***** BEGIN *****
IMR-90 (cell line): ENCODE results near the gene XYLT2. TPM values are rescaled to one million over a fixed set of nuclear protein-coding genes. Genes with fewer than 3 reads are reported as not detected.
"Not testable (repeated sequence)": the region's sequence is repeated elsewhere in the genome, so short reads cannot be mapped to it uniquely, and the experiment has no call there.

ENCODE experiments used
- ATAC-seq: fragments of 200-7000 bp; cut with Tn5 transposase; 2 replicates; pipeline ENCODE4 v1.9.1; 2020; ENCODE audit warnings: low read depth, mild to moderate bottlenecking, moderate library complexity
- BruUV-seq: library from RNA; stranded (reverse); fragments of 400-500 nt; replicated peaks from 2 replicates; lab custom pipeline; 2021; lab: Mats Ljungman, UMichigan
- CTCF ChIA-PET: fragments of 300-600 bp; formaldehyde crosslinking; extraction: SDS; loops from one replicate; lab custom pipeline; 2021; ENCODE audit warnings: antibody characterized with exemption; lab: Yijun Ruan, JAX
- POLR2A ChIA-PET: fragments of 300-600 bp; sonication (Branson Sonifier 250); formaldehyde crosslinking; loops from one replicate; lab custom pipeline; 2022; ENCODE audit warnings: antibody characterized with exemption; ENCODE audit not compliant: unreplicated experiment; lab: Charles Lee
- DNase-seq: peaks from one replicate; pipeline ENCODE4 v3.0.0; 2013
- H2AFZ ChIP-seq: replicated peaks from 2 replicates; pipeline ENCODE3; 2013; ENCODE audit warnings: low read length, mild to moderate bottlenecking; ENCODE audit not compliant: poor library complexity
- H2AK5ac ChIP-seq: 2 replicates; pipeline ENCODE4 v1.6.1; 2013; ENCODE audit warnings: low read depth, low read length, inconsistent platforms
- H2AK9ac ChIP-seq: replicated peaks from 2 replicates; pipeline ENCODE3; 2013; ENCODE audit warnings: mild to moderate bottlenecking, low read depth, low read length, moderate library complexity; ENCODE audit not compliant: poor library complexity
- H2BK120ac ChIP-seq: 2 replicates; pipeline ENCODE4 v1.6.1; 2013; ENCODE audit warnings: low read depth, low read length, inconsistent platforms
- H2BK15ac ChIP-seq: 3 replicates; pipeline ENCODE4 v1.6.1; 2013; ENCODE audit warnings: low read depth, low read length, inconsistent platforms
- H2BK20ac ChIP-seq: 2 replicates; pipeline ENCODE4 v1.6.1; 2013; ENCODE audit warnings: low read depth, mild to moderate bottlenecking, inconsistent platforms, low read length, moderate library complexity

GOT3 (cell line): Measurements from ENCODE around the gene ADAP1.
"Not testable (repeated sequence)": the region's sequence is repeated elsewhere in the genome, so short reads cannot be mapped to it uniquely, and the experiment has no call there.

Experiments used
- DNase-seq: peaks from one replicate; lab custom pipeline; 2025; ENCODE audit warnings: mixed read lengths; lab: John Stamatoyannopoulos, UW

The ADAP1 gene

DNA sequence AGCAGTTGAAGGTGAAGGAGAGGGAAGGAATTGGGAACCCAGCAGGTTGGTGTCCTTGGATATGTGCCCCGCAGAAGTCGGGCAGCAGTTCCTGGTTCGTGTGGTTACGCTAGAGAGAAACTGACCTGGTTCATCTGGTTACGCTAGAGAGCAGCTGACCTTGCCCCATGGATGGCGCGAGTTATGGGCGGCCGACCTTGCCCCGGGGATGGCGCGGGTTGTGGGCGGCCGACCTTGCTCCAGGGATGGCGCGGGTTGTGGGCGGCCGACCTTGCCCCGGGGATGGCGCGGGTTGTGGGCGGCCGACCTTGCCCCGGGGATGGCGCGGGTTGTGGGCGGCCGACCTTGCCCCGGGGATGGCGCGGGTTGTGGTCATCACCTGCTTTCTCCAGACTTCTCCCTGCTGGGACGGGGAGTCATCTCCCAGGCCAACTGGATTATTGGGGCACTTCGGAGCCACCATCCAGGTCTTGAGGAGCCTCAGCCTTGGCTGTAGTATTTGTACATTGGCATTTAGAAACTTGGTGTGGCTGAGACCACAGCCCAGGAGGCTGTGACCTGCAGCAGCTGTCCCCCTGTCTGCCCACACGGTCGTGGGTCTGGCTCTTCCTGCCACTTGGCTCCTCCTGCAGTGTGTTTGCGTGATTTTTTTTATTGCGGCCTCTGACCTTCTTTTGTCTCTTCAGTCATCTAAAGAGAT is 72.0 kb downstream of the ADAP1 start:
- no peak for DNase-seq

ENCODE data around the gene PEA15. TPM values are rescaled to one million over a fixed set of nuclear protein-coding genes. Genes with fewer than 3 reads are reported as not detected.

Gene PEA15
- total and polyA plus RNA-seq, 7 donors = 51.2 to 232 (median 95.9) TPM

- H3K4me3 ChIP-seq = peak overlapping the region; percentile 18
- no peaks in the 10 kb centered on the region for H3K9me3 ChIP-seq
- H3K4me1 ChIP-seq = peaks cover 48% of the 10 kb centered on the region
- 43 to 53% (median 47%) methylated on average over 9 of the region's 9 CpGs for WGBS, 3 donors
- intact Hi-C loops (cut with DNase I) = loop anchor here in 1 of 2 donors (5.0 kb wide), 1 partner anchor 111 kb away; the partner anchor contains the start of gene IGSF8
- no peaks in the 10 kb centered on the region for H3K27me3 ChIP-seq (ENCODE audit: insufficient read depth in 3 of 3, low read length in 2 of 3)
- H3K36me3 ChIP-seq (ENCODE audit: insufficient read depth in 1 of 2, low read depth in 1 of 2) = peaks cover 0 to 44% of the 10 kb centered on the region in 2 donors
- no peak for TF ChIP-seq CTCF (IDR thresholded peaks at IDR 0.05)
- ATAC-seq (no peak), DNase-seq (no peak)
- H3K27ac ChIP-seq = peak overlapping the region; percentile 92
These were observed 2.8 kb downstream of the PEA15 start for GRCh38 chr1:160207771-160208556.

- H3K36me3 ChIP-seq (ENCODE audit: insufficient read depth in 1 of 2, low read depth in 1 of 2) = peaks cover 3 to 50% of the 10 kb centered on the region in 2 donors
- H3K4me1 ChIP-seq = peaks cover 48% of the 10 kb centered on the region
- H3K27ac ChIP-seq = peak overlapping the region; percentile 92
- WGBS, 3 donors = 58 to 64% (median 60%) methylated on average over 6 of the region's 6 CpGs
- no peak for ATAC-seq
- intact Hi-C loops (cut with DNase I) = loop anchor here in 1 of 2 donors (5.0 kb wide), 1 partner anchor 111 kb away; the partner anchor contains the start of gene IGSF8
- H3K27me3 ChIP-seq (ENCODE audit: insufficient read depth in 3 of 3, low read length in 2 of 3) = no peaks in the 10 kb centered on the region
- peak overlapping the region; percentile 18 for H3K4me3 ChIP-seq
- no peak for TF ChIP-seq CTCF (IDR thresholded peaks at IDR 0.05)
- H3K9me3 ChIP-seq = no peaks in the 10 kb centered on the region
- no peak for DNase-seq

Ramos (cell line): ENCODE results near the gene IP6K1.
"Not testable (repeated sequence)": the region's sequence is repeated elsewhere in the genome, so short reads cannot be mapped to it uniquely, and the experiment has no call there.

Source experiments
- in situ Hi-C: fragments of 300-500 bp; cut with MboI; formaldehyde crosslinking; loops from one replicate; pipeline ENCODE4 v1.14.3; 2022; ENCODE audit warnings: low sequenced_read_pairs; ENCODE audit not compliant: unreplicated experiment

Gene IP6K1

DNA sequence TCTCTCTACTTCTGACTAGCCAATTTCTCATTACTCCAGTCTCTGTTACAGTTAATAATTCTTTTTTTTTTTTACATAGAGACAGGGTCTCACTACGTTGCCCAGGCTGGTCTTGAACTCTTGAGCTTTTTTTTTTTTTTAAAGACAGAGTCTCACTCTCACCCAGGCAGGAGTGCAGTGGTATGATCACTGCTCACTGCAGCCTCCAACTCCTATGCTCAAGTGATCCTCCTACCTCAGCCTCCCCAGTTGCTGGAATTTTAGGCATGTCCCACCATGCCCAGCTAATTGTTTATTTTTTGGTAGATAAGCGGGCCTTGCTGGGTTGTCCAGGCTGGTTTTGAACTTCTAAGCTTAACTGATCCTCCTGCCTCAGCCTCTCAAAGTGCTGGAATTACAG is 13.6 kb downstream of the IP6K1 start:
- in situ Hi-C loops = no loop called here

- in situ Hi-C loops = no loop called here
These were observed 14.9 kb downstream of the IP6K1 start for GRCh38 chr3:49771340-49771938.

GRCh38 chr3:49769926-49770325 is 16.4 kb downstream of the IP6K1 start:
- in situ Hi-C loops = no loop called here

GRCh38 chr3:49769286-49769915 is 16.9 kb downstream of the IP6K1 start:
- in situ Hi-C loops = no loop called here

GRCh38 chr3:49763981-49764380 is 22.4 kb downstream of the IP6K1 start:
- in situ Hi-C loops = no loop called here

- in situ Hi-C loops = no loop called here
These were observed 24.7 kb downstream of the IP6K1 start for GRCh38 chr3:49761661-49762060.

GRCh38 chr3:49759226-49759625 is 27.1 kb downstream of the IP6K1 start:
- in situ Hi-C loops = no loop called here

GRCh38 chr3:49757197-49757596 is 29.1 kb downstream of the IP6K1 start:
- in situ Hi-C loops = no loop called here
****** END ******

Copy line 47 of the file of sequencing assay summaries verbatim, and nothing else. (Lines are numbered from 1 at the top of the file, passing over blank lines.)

Ramos (cell line): ENCODE results near the gene IP6K1.